COVID Vaccine Information

The coronavirus (COVID-19) vaccine is safe and effective. It gives you the best protection against coronavirus.

How the COVID-19 vaccine is given

The COVID-19 vaccine is given as an injection into your upper arm. It’s given as 2 doses. You will have the 2nd dose 3 to 12 weeks after having the 1st dose. You will have 2 doses of the same vaccine.

How safe is the COVID-19 Vaccine?

The vaccines approved for use in the UK have met strict standards of safety, quality and effectiveness set out by the independent Medicines and Healthcare products Regulatory Agency (MHRA).

Any coronavirus vaccine that is approved must go through all the clinical trials and safety checks all other licensed medicines go through. The MHRA follows international standards of safety.

Other vaccines are being developed. They will only be available on the NHS once they have been thoroughly tested to make sure they are safe and effective.

So far, millions of people have been given a COVID-19 vaccine and reports of serious side effects, such as allergic reactions, have been very rare. No long-term complications have been reported.

To find out more about the vaccines approved in the UK, see:

How effective is the COVID-19 vaccine?

The 1st dose of the COVID-19 vaccine should give you good protection from coronavirus from 3 or 4 weeks after you’ve had it.

But you need to have the 2 doses of the vaccine to give you longer lasting protection.

There is a chance you might still get or spread coronavirus even if you have the vaccine.

This means it is important to:

  • continue to follow social distancing guidance
  • if you can, wear something that covers your nose and mouth in places where it’s hard to stay away from other people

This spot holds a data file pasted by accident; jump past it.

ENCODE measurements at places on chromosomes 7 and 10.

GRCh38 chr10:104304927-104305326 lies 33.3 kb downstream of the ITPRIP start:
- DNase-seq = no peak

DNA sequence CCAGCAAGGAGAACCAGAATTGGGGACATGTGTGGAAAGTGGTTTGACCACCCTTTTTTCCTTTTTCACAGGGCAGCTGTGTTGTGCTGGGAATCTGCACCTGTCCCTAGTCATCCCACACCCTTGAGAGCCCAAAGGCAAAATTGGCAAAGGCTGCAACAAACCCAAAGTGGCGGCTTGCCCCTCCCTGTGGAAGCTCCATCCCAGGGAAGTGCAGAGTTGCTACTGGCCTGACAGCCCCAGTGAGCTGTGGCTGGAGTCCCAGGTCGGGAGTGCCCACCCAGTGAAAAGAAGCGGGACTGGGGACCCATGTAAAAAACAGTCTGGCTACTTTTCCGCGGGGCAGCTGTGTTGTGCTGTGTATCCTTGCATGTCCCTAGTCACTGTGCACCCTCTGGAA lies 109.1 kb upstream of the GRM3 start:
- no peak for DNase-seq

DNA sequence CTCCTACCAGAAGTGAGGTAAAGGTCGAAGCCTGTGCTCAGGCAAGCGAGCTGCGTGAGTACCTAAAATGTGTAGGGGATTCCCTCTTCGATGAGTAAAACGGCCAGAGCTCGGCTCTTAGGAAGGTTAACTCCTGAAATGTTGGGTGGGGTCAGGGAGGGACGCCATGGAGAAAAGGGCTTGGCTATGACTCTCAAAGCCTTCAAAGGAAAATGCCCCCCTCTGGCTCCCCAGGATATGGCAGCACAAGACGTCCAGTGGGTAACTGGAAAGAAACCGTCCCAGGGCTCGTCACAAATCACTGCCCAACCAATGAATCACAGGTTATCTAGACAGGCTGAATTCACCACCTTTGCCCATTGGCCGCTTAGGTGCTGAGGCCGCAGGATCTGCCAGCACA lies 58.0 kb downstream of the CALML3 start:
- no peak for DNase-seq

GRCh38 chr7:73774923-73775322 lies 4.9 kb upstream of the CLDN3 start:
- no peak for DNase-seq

COVID-19 vaccine side effects

Most side effects of the COVID-19 vaccine are mild and should not last longer than a week, such as:

  • a sore arm where the needle went in
  • feeling tired
  • a headache
  • feeling achy
  • feeling or being sick

You can take painkillers, such as paracetamol, if you need to. If you have a high temperature you may have coronavirus or another infection. If your symptoms get worse or you are worried, call 111.

Contact your GP surgery if you have a headache for more than 4 days after your vaccination or get bruising somewhere other than where you had your vaccination.

Useful Resources

The British Islamic Medical Association has produced information addressing COVID-19 vaccine myths in various languages:

Information about COVID-19 vaccines produced by Doctors of The World/British Red Cross in various languages:

Information on the COVID-19 vaccines in BSL produced by Public Health England:

COVID-19 Vaccination FAQ videos produced by Public Health England:

Information about the COVID-19 vaccines produced by the British Red Cross:

COVID-19 FAQs produced by the British Red Cross:

Information on COVID-19 Vaccines Produced by The British Society For Immunology